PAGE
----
Jack Jay

New homes will use Green Belt ‘equal to West Midlands’ says Jack Jay

 

 

Local councils are on course to build houses on an area of Green Belt land bigger than Birmingham, Coventry and Wolverhampton combined, countryside campaigners warn in research published today.

 

A study of local authorities’ long-term Structure Plans by the Council for the Protection of Rural England (CPRE) shows that nearly three million more homes are needed in England and suggests that councils’ willingness to allocate precious green land instead of brownfield sites will remove tracts of countryside from counties such as Kent, Devon and Lancashire.

 

The study suggests that more than 431 sq km (166 sq miles) are earmarked for development, though the final area of countryside consumed could be greater. The CPRE’s calculation of the land needed is based on achieving 25 homes per hectare, though some developers manage fewer than 20.

 

Inevitably, the green land hardest hit will be in the Southeast, where up to a third of the new homes are needed. Surrey needs at least 2,300 homes a year and Essex more than 5,000. Hampshire must build 80,290 homes by 2011 and identify land for another 14,000.

 

Thousands Of New Homes Planned by Jack Jay

 

A £22bn plan to build new homes and improve local communities over a three-year period has been announced.

 

The Government has said £5bn of the total sum will go towards providing affordable housing. Thousands of new properties will be built in target zones – Milton Keynes in Buckinghamshire, Ashford in Kent, Stansted in Essex and the Thames Gateway in east London. Ways of transforming run-down communities in the north of England are also part of the package.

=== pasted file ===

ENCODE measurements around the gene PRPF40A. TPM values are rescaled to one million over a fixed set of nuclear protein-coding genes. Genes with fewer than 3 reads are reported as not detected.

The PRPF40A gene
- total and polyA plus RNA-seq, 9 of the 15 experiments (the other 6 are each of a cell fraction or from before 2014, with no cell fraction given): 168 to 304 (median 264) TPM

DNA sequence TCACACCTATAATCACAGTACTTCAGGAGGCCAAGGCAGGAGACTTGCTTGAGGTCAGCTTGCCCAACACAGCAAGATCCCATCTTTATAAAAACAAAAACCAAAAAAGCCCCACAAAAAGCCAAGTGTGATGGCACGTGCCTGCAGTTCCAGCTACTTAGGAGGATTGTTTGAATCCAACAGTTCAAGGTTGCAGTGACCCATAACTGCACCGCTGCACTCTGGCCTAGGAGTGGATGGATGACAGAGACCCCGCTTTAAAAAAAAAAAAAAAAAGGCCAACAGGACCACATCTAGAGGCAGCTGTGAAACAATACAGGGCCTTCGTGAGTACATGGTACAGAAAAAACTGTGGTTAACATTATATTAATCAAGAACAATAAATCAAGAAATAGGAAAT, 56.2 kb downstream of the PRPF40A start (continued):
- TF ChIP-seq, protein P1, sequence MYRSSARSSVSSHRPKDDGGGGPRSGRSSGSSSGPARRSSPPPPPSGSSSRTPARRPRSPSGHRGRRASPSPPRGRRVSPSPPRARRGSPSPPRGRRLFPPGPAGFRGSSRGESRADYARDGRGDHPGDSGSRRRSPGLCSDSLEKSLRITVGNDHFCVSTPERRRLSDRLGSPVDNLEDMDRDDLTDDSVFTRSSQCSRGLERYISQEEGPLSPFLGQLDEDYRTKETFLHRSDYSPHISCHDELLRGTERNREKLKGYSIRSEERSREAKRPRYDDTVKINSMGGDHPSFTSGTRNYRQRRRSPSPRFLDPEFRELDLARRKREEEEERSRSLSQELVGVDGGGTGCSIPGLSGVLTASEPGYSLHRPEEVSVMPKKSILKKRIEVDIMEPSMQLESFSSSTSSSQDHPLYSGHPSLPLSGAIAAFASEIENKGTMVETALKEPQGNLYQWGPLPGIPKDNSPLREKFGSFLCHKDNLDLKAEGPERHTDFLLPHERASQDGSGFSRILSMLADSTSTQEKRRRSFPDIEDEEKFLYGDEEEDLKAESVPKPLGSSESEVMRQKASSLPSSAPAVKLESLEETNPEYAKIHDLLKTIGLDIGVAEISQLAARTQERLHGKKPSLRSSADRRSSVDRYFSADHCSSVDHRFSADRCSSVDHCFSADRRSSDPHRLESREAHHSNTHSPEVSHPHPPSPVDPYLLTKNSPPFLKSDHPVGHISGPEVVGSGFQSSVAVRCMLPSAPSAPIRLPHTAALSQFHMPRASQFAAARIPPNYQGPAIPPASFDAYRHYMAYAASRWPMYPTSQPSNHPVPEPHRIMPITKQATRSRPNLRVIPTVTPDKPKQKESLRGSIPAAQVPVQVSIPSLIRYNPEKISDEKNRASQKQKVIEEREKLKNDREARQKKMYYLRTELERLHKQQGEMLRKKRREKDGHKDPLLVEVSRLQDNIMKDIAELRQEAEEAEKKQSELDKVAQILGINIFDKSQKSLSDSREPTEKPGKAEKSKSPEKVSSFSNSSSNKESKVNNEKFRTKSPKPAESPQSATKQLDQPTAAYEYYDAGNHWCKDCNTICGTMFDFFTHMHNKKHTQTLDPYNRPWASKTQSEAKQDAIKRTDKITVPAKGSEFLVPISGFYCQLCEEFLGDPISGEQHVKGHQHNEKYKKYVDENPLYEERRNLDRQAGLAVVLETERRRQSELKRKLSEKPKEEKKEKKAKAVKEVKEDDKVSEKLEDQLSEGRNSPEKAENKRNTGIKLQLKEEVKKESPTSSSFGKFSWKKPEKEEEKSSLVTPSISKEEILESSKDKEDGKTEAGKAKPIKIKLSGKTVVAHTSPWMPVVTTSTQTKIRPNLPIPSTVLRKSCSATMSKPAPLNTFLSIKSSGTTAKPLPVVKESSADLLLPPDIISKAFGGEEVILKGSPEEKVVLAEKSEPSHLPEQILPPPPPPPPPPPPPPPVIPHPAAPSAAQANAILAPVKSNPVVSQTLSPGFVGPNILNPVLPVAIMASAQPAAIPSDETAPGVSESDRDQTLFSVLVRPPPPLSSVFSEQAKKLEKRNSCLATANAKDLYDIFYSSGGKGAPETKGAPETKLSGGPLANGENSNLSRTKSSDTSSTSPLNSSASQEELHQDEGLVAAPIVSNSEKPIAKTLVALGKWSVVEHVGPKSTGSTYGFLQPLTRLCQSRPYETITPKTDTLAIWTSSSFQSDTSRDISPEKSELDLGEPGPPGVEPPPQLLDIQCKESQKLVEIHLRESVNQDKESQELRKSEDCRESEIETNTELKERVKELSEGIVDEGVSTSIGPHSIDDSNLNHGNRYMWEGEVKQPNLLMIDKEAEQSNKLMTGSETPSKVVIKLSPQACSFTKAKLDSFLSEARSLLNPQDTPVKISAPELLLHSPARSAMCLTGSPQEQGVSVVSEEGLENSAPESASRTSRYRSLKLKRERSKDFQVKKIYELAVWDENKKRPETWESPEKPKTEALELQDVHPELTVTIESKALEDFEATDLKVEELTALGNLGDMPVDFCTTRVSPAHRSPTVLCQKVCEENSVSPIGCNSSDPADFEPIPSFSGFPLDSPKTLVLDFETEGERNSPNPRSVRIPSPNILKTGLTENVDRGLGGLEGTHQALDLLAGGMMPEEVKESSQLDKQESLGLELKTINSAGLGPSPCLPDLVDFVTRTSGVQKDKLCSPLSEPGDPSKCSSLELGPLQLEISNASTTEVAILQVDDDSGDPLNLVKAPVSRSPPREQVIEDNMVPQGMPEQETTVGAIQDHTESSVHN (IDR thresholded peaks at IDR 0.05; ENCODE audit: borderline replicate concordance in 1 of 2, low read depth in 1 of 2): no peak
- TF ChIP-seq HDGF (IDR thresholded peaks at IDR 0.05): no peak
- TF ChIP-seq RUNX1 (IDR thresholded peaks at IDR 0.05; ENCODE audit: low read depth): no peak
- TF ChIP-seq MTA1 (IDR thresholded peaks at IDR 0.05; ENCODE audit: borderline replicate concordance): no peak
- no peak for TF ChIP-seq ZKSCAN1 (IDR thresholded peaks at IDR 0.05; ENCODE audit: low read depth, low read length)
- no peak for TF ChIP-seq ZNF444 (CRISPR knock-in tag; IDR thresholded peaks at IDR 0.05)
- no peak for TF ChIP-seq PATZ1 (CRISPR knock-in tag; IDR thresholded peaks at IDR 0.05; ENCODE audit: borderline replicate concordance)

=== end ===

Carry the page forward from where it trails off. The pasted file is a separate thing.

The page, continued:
Deputy Prime Minister John Prescott presenting the Sustainable Communities Plan to the House of Commons described it as a “real step change in our approach”. Mr Prescott said there is high demand for housing in the South East but housing abandonment in the North and the Midlands brought about by the demise of sustainable communities.

 

David Davis for the Conservatives, said the policy appeared to “bulldoze the North and concrete the South”.

 

Mr Prescott called the plan a “framework for the long term”.

 

New homes planned for Milton Keynes

 

“We are investing £22bn over the next three years to tackle the most urgent pressures.”

 

He asserted that tackling the housing shortage would not be achieved at the expense of the green belt.

 

“All new development, commercial and residential, will use previously developed land where available, we must prevent urban sprawl over the green belt,” he said.

 

Mr Prescott said that last year over 60% of new housing development was on brownfield land.

 

The Council for the Protection of Rural England fears the plan could unleash a wave of new urban sprawl, especially in the South East.

“We accept that there is a need for new housing, and we accept that some of it will be in the South East,” Nick Schoon of the CPRE said.

 

“But we have a general worry about more and more of the countryside disappearing under housing estates and concrete. Countryside is precious to all of us and it is disappearing.”